I am currently reading a book called the Druidry Handbook by John Micheal Greer, and it has a lot of interesting things to offer. One of those is thinking about the numbers we think in, particularly in relation to our mythical and spiritual levels of thought. By mythical and spiritual, I simply(or not so simply ;)) mean those levels of thought which deal with deep connections, emotions, and unexplored realms of unconscious thought that drive our actions, that is my own definition of course, and free to be challenged.
I think that most modern, and indeed agricultural based thought deals in twos, sets of two diametrically opposed viewpoints and forces in direct of indirect opposition to each other, where one is ‘good’ and the other is ‘evil’. You can see this in civilized versus savage, god versus the devil, science versus spirituality, materialism vs transcendentalism, wilderness vs the city. Greer points out that thinking in twos can be useful to see the differences of two things, but as a thought system, it can be incredibly unbalanced to base your actions on. In ‘How Dependable is the Bible‘, at the God Delusion Pod at zaadz, Will Feathers has recently commented on the division between dark and light in the human soul, and how dark should be cast out, leaving only light. This is a perfect example of a two based statement, and while it has some merit, a more balanced three based statement (or one : ) yeah one!) might work better (see below).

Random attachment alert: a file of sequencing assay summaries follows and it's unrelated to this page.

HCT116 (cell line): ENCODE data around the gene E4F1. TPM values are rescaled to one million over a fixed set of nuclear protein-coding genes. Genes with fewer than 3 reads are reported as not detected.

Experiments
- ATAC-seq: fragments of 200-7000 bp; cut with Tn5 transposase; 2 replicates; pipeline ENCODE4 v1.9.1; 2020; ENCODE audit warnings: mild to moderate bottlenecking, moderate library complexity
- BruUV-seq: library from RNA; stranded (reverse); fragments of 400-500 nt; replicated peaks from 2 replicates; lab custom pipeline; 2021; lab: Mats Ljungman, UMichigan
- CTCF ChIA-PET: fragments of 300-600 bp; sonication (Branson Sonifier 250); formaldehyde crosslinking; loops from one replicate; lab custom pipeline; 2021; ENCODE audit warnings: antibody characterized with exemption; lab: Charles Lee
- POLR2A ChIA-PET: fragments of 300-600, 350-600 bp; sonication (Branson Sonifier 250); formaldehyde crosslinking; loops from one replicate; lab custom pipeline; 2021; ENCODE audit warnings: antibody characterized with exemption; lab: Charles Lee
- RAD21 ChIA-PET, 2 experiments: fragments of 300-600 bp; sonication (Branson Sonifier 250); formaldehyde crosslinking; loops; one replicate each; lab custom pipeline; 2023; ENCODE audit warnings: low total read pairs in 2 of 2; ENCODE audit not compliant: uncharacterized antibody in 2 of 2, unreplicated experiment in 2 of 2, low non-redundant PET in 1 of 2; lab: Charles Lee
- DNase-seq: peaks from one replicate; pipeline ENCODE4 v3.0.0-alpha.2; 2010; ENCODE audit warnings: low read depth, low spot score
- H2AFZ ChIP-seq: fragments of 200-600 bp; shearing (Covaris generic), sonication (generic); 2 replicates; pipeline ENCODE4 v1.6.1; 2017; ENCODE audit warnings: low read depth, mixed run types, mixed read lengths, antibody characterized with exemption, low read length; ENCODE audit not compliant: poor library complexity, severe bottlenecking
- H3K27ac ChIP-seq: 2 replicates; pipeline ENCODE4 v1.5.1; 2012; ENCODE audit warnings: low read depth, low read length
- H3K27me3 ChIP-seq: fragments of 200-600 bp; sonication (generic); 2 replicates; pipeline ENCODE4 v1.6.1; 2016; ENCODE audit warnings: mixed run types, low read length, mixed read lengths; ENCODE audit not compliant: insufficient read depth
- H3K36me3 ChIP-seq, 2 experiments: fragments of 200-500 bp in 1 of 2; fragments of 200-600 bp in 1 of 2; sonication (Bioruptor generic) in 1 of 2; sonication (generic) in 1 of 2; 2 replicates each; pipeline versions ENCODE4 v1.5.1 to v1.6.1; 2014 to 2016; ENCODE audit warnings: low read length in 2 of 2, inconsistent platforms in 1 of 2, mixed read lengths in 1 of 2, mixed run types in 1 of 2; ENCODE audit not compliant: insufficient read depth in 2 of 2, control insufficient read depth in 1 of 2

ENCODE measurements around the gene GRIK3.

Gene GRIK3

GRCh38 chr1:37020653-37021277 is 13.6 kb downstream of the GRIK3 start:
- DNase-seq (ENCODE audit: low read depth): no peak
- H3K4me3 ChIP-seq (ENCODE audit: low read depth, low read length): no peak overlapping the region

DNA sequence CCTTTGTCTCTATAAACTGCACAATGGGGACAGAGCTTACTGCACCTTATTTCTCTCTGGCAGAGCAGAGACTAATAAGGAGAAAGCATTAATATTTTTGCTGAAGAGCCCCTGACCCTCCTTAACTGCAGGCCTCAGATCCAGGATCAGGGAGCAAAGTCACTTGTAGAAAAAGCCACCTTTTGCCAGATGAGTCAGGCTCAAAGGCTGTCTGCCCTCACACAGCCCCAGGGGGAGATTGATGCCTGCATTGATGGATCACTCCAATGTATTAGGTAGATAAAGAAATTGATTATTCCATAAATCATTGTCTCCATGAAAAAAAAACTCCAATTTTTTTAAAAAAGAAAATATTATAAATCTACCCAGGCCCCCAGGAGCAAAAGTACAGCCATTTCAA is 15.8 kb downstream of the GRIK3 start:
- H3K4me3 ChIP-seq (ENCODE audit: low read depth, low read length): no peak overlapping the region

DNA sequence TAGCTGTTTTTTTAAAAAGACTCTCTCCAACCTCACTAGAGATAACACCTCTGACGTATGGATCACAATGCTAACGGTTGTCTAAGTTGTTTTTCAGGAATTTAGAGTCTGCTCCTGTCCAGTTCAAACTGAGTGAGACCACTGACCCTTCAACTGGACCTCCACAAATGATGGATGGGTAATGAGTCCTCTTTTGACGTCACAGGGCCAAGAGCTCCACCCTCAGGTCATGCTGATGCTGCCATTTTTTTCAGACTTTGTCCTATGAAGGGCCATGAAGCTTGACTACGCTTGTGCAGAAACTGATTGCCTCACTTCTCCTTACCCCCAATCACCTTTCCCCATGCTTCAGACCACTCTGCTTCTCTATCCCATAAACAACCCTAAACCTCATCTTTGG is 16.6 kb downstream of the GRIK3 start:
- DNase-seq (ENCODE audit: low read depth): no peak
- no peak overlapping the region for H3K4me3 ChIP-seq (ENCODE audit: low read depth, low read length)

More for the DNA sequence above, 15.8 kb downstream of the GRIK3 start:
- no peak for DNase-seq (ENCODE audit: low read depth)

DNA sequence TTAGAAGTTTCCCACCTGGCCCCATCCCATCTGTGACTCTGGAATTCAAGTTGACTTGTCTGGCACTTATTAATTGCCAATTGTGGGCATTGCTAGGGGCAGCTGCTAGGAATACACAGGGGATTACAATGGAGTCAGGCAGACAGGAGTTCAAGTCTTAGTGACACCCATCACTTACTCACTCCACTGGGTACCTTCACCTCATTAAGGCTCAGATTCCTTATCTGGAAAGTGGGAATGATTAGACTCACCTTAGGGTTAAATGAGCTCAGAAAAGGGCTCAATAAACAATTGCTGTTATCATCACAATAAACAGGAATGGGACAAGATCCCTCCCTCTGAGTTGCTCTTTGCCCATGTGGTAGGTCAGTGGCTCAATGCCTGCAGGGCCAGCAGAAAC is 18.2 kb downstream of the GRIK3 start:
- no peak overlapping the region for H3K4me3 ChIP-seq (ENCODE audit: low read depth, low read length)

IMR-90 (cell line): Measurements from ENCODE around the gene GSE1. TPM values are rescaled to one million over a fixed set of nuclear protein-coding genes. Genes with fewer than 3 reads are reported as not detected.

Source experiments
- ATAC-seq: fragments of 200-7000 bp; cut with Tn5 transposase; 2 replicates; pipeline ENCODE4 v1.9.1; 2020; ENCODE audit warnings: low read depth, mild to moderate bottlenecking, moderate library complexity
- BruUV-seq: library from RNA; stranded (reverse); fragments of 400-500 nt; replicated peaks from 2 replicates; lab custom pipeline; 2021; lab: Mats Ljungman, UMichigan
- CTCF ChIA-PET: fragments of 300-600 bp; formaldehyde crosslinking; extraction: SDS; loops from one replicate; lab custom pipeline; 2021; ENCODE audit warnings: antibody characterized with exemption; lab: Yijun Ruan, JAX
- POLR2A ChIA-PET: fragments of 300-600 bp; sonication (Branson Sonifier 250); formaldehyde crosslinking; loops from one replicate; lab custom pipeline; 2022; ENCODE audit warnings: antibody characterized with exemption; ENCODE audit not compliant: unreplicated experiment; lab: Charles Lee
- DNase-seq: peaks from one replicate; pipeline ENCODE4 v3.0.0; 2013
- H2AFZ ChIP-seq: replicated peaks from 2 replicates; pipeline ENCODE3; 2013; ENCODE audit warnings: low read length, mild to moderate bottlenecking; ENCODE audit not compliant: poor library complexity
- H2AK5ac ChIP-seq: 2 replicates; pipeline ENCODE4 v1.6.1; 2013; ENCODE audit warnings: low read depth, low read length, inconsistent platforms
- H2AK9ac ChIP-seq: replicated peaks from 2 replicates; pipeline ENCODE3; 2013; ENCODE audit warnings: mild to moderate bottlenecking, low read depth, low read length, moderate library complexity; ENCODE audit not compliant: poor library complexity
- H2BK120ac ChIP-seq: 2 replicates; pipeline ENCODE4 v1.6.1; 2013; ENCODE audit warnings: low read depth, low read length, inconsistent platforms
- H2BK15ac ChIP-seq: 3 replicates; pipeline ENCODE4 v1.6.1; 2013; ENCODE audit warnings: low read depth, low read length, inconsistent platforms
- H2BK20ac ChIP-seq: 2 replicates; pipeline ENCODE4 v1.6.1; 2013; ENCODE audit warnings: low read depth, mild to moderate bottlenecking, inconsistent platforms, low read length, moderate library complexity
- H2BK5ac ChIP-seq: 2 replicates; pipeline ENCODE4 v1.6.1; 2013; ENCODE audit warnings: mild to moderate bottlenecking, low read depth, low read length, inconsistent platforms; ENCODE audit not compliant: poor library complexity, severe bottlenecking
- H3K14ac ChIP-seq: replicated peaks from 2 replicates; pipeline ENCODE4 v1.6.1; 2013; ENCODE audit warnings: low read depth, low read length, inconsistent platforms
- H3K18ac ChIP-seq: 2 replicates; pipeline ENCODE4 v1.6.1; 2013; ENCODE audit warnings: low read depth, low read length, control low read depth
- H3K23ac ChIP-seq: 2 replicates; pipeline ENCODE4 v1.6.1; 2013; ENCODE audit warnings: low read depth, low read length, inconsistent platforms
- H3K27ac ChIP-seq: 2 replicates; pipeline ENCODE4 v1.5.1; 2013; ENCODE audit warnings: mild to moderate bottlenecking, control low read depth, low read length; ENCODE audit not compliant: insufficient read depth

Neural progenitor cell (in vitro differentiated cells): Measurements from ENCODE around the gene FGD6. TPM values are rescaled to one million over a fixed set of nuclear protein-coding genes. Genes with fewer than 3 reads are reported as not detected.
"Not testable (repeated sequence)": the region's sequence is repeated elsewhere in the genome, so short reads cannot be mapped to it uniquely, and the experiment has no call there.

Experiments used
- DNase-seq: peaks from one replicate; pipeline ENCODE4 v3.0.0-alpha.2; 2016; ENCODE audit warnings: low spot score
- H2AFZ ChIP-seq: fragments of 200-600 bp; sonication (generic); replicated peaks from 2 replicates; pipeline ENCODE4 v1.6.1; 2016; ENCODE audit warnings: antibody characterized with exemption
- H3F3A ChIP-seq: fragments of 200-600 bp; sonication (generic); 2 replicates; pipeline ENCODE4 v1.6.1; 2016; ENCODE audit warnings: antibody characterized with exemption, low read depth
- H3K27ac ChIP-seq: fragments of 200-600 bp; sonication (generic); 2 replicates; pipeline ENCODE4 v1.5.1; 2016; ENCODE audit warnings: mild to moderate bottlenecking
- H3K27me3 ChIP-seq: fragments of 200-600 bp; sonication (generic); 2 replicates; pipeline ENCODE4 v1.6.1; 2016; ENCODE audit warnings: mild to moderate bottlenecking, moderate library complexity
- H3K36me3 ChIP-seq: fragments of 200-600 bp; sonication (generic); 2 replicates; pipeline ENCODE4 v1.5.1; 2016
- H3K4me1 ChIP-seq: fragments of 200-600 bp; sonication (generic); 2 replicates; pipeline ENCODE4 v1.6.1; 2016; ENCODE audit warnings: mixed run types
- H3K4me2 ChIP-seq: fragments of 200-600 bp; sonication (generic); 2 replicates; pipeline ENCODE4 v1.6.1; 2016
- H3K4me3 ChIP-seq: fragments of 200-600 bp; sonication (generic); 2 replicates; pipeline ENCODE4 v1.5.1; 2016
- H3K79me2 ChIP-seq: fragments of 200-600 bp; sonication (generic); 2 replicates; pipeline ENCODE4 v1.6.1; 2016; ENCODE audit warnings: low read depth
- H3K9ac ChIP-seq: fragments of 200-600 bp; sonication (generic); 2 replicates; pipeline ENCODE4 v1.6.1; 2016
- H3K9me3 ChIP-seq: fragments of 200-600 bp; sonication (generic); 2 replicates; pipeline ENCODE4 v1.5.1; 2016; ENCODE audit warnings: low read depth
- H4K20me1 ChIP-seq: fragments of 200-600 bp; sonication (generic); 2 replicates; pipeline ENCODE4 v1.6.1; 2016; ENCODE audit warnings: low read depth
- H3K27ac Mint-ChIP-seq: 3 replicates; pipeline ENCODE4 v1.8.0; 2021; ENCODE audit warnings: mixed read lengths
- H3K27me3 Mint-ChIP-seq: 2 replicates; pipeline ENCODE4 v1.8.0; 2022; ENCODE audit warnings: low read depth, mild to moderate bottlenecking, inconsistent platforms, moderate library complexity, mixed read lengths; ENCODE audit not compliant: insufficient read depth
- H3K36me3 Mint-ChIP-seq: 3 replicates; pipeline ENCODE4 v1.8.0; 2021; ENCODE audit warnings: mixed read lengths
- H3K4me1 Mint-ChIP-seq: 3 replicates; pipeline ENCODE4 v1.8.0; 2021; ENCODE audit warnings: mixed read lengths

Greer mentions that most new-age thought system have just turned the focus around and still think in twos, I agree, and I can see this in praising the savage instead of the civilized, wilderness instead of the city, spirituality instead of science. However, this makes the system still unbalanced, which is why Greer says that druids have turned to thinking in threes. He says that thinking in threes is finding the third force that balances the two opposing forces, and I can see that is a very balanced way of thinking, but I think that there is another path to turn to.
There is one sort of new-age movement that does not think in two, or threes, or anything like that that, but which returns to the most basic, the most prime (ha punny :)) number, one. This movement is animism, the belief that dualism is silly, because there is no basic difference between mind and body, spirit and mind. Thinking in ones focuses on similarities, and, though I admit that threes and higher numbers are useful, I like ones, because they have more possibilities. Thinking in ones can also be like thinking in uncountable manies, because the only way to describe a group of things that you can’t count, and that are so different, in so many ways, is to focus on the unifying similarities, and build from there. That is why I like ones, because it is so flexible, not defining things enough to destroy the meaning of the definition, as so many systems do, but simply acknowledging that everything is different but, by virtue of existing shares some basic qualities, which are very, very, general.
That is not to say that I don’t like threes, they have grown on me on the course of the druidry handbook, and all numbers are useful, I just had to talk about one because it so often gets over looked. This whole post is interesting because I have been doing a lot of thinking about meta-thinking recently, about how we communicate and formulate our ideas, I think it is a good idea to be aware of these meta-concepts.